Stem Cell Breakthrough May Provide New Options for Treatment of Motor Neuron Disease
By BiotechDaily International staff writers
Posted on 03 Apr 2012
An international group of researchers has created motor neurons using skin cells from a patient with an inherited form of motor neuron disease (MND). The scientists demonstrated that abnormalities of a protein called TDP-43, implicated in more than 90% of cases of MND, resulted in the death of motor neuron cells. This is the first time that scientists have been able to validate the direct effect of abnormal TDP-43 on human motor neurons.
The study, led by the University of Edinburgh’s (UK) Euan MacDonald Centre for Motor Neuron Disease Research, was performed in collaboration with King’s College London (UK), Columbia University (New York, NY, USA), and the University of San Francisco (CA, USA).
MND is a debilitating, untreatable, and ultimately lethal disorder that results from progressive loss of the motor nerves--motor neurons--that control speech movement, and breathing. Prof. Siddharthan Chandran, of the University of Edinburgh, said, “Using patient stem cells to model MND in a dish offers untold possibilities for how we study the cause of this terrible disease as well as accelerating drug discovery by providing a cost-effective way to test many thousands of potential treatments.”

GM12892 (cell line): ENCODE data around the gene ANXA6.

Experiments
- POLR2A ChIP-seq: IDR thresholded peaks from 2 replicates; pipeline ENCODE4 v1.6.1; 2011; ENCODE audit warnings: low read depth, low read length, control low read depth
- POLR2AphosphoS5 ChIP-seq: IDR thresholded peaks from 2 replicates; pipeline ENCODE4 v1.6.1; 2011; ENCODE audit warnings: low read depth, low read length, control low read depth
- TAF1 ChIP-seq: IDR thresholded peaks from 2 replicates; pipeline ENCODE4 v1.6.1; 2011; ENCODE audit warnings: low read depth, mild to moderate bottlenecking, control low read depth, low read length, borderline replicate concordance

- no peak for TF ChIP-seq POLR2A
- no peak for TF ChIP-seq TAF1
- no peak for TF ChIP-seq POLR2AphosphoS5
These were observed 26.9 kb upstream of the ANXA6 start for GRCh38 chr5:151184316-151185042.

The study, funded by the MND Association (Northampton, UK), was published ahead of print March 26, 2012, in the journal Proceedings of the National Academy of Sciences of the United States of America (PNAS). Dr. Brian Dickie, director of research and development for the MND Association, said, “This advance is a significant milestone on the road to developing a laboratory model of MND that faithfully reflects the cellular events happening in the patient. “It is also a testament to the importance of international collaboration, with eminent scientists from leading institutions around the world focused on the common goal of understanding, and ultimately, defeating this devastating disease.”
University of Edinburgh
King’s College London